Sunday, April 15, 2007

Power of memory

There's a saying that a person isn't truly dead until his name is forgotten by all who knew him or knew of him. At that point, his spirit is freed from earthly ties and can continue to the next stage on its journey.

But with the Internet, great people and common folk alike can have memories of themselves kept in circulation practically forever through Wikipedia articles, list servers, electronic bulletin boards, census records and other public and private documents, blogs, reminiscences of friends, family and acquaintances and so on.

Why, just the other day I overheard a spirit lamenting being chained to this earthly realm by the power of the microchip.


Matt Kohai said...

You would be surprised at the tenuous nature of the memory storage devices we use today. Hard drives wear out, optical discs become blackened and pitted with exposure to light... Much of this media is actually less durable than the good old fashioned parchment and quill used by ancient monks. It's only advantage is redundancy, the ability to be copied and recopied at nearly the speed of light. But much old data is falling by the wayside, neglected, forgotten. Just look at NASA - they've managed to somehow LOSE the original videotapes of the first lunar landing, and by now they may have degraded to the point of near-unwatchability.

Michael said...

I was thinking more in a metaphorical sense. It's just a story.

qaminante said...

I recently read a novel, "The Brief History of the Dead", by Kevin Brockmeier, that is based on the premise that people remain somewhere until the last person who remembers them - or is there to see monuments to them, or things they left behind - also dies. But I found the concept rather more interesting than the execution. Isn't it also a bit like the old "tree in the forest" riddle? If no-one sees/hears/thinks of us, do/did we exist? Well, you are more of a zen expert than I am!

Michael said...

Nope, sorry, no Zen expert here.

Life is but a dream, but the feelings of pain and pleasure are real enough. That's my yardstick. I think Joseph Conrad summed it up well: "We live as we dream: alone."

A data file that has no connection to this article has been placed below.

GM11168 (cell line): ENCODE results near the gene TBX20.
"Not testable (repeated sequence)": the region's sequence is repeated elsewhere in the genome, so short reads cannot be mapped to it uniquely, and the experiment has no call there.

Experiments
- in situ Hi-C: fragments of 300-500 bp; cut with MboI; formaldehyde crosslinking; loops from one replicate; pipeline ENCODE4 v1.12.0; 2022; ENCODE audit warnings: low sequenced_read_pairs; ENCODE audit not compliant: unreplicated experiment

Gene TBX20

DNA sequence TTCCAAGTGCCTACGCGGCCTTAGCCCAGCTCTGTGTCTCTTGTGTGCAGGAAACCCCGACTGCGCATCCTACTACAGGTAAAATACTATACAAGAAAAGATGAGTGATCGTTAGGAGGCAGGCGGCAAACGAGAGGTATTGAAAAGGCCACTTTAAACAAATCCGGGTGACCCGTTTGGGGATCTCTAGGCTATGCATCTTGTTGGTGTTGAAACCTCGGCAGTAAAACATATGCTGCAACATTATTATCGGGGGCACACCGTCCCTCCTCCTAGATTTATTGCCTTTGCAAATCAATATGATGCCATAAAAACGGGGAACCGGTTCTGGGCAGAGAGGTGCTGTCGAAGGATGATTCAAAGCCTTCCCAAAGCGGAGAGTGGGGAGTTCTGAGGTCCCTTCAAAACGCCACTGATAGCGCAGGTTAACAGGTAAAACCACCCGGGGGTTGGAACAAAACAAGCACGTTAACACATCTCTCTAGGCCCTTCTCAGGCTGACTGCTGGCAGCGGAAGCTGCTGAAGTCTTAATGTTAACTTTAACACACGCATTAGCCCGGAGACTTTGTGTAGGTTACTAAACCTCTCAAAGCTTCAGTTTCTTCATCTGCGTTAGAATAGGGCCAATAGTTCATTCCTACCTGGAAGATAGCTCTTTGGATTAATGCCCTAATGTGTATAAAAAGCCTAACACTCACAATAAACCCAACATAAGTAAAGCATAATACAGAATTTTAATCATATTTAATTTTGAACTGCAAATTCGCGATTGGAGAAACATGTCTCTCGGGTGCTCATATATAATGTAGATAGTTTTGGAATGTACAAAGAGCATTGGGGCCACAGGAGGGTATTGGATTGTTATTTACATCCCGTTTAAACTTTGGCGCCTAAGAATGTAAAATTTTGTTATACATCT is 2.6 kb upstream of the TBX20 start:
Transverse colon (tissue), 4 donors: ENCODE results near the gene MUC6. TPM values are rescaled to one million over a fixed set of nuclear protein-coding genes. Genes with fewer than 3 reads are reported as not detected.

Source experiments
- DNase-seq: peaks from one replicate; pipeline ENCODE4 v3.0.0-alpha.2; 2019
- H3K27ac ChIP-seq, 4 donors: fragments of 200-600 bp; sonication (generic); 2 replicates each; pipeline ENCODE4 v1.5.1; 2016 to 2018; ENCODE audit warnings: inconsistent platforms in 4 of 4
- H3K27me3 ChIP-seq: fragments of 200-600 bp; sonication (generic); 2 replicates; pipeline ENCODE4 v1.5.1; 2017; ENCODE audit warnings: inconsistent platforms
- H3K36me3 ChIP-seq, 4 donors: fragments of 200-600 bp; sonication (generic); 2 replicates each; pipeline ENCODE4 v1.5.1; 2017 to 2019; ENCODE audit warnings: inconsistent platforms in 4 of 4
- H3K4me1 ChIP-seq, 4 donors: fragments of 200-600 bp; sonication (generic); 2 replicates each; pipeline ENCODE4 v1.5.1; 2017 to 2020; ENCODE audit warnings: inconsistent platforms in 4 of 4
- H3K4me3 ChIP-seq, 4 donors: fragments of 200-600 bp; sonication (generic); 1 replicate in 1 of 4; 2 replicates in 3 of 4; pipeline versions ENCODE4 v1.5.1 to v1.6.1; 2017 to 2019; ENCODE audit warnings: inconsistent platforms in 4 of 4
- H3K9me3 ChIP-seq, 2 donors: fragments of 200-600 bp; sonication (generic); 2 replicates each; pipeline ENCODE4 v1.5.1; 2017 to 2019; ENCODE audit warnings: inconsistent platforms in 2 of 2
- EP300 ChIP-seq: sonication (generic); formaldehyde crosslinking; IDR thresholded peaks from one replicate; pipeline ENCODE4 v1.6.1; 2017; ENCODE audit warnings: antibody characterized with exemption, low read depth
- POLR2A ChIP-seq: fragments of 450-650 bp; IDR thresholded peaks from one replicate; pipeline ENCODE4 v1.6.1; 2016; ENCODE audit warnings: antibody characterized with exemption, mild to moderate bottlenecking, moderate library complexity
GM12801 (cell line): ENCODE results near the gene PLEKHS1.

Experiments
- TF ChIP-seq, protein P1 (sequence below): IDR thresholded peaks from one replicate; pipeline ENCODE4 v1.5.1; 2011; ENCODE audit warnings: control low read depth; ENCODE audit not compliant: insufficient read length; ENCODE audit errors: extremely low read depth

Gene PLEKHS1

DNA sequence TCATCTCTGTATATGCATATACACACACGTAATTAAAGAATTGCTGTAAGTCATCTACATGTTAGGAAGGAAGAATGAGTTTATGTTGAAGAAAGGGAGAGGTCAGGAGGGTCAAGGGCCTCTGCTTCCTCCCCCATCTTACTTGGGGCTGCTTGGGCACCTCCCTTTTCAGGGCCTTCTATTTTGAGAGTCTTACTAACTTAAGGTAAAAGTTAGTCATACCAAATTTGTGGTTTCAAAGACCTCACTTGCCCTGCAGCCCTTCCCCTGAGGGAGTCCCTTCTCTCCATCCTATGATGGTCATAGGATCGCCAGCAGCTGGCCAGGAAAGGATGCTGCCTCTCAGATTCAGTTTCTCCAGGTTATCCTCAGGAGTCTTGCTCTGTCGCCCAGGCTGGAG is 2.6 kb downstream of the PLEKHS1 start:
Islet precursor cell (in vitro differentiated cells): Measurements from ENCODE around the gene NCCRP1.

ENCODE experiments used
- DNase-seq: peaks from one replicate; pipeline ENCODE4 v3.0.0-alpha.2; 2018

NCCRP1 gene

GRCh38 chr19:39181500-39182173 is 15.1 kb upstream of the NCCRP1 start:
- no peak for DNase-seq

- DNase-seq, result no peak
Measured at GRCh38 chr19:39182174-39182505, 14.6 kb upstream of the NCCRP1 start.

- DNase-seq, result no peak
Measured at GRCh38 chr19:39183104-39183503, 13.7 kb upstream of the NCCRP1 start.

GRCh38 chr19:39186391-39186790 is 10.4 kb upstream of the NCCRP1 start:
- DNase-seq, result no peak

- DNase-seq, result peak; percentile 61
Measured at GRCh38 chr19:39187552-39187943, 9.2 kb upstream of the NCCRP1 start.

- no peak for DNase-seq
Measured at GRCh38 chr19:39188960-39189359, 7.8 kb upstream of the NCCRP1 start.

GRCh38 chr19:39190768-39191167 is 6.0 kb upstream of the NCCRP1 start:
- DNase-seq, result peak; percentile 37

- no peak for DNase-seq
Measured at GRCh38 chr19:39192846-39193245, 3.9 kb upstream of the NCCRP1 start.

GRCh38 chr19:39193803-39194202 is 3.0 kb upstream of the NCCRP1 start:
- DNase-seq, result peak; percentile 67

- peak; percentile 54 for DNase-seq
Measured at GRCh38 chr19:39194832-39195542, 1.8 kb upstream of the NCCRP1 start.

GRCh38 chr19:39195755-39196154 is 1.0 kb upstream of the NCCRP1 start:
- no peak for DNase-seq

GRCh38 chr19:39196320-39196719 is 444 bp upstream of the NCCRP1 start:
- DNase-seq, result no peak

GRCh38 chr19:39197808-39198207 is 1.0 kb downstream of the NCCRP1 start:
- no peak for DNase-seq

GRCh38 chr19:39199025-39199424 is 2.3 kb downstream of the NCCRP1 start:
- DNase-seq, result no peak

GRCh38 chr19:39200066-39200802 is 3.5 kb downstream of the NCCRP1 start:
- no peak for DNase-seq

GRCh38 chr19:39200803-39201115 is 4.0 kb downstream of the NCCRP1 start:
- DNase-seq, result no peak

Michael said...

P.S. The Conrad quote is in response to your question: "If no-one sees/hears/thinks of us, do/did we exist?"

But, in the end, who the hell knows?

oxeye said...

"There's a saying that a person isn't truly dead until his name is forgotten by all who knew him or knew of him. At that point, his spirit is freed from earthly ties and can continue to the next stage on its journey."

michael - i wonder which culture that interesting thought came from? japan? american indian? memories are comforting to those of us left behind. it is almost impossible not to indulge a little. some people feel their only shot at immortality lies in what they leave. don't know about that.. immortality seemed like a great idea when I was young. not so hot on it now that i'm old.

Michael said...

I think it's from Mexico or somewhere else in Latin America, and I may not be relating it precisely.

Personally, I sometimes feel sad that my footprints one day will completely disappear, but there's also something comforting in it, too, in a way I can't describe.

east village idiot said...

Okay so we're all stuck here for a while.

If that's the case, when I'm just a soul, I'm going on the Cyclone at Coney Island. I'm also going to Carnegie Hall whenever I want and to Paris. And I will be sure to see what
Christian Bale looks like naked.

I will also go to any baseball game I want.

And I will hug people who feel lonely or afraid and hopefully they will feel soothed.

Your footprints won't wash away. It's too late. You've already informed my worldview which informs my son's and all my friends- it just keeps going. But you are going to be here for a long time so let's focus on today.

As a woman, I don't respond well to the "you are alone, face it" philosophy. I'm more into "there is love all around you - let it fill you up" philosophy - you can experience this in solitude or with other people. I believe that when we let go of our bodies we fall into the loving embrace of our eternal mother/God/Buddha and it will feel sublime.

Mungo said...

Just found your blog today - fascinating reading. Hope all is well.

Michael said...


Very beautiful thoughts. Thank you.

I was told a long time ago that with love, everything is possible, and I believe that. I think my feelings in my last post came across a little more darkly than I intended -- but that was my fault. Words have tremendously evocative powers and I sometimes lose sight of that.

Whether out footprints eventually wash away is beside the point. We're making them NOW, and that's what counts.

Hi Mungo,

Thanks, and welcome aboard!